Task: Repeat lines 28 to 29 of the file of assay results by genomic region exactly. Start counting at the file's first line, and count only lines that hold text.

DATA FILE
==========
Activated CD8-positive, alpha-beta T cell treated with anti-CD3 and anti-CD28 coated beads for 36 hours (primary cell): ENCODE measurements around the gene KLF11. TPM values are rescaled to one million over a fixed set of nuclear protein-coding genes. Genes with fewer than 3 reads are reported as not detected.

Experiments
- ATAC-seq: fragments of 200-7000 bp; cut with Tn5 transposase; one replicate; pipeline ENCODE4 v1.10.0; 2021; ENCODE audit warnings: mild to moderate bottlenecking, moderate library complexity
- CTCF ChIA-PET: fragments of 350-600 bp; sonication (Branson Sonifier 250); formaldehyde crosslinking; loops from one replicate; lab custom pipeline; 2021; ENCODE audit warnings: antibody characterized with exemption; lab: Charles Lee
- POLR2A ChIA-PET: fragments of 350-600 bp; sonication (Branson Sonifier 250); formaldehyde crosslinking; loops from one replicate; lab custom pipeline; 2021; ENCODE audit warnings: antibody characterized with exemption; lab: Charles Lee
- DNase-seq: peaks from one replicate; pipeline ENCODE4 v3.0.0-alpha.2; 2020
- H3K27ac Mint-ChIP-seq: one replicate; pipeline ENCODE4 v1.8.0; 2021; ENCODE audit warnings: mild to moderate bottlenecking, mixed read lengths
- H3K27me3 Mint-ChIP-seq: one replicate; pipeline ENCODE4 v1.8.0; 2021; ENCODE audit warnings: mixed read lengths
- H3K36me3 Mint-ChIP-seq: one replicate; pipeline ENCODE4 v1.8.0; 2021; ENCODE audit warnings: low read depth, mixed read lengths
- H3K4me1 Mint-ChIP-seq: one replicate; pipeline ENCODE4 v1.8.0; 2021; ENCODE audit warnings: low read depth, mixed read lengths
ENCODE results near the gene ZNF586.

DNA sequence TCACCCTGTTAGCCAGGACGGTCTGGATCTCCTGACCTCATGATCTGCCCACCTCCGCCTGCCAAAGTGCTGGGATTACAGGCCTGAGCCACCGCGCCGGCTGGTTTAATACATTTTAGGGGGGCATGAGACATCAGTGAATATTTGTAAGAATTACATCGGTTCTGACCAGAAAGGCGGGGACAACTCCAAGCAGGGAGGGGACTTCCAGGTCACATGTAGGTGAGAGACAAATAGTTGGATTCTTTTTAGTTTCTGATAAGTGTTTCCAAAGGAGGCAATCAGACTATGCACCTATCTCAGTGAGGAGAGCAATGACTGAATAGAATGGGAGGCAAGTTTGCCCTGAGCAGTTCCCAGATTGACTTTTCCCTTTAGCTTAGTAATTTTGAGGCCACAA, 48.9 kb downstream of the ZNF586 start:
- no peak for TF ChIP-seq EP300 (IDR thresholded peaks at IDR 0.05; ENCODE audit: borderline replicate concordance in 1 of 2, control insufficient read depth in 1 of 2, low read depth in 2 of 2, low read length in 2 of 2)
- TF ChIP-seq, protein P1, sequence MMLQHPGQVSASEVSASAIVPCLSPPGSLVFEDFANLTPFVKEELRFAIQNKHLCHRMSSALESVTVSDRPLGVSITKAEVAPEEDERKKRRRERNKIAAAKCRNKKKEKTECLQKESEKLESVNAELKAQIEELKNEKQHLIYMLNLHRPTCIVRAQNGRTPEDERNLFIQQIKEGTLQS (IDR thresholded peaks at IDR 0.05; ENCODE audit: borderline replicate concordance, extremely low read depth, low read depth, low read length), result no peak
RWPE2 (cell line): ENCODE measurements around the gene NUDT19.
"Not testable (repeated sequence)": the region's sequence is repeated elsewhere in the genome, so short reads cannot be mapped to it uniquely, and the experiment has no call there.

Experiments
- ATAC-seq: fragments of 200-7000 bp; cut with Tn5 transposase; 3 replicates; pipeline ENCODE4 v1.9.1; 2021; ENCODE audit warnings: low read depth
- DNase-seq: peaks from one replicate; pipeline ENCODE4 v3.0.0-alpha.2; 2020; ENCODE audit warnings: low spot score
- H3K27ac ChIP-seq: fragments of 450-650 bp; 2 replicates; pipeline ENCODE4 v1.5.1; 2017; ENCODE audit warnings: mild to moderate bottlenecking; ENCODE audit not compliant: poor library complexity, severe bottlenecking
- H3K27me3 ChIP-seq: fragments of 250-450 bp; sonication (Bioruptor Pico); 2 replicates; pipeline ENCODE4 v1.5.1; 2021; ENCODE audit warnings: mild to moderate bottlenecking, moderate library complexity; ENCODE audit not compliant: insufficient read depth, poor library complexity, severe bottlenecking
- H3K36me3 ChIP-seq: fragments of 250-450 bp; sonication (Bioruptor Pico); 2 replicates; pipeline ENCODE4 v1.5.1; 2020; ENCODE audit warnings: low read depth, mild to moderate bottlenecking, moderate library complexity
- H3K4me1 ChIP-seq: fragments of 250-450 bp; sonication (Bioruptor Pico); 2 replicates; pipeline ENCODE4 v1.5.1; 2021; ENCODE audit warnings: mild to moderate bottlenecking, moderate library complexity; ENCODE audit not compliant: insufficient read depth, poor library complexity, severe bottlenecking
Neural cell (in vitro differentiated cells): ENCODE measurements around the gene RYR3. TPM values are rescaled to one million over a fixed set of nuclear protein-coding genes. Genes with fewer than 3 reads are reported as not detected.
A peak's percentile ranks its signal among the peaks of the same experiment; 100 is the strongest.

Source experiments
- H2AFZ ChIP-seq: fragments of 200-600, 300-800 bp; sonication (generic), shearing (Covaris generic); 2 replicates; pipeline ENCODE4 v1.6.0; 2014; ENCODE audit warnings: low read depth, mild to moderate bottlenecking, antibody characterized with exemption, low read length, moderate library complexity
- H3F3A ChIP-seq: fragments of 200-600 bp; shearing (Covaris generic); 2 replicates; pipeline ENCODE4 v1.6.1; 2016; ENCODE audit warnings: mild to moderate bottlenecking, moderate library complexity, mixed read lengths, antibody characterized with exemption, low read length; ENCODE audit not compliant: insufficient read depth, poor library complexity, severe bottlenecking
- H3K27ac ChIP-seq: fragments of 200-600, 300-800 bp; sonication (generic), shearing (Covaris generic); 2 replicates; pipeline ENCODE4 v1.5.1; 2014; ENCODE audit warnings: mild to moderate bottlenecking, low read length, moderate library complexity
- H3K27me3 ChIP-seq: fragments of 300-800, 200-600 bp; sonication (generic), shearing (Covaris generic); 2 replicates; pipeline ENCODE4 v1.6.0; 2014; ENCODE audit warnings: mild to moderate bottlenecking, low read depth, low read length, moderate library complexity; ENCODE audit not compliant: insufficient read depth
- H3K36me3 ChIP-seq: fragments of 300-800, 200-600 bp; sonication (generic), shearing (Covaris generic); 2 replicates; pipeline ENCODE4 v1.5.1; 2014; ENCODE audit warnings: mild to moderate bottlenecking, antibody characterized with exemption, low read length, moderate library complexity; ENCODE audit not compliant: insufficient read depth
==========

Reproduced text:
- H3F3A ChIP-seq: fragments of 200-600 bp; shearing (Covaris generic); 2 replicates; pipeline ENCODE4 v1.6.1; 2016; ENCODE audit warnings: mild to moderate bottlenecking, moderate library complexity, mixed read lengths, antibody characterized with exemption, low read length; ENCODE audit not compliant: insufficient read depth, poor library complexity, severe bottlenecking
- H3K27ac ChIP-seq: fragments of 200-600, 300-800 bp; sonication (generic), shearing (Covaris generic); 2 replicates; pipeline ENCODE4 v1.5.1; 2014; ENCODE audit warnings: mild to moderate bottlenecking, low read length, moderate library complexity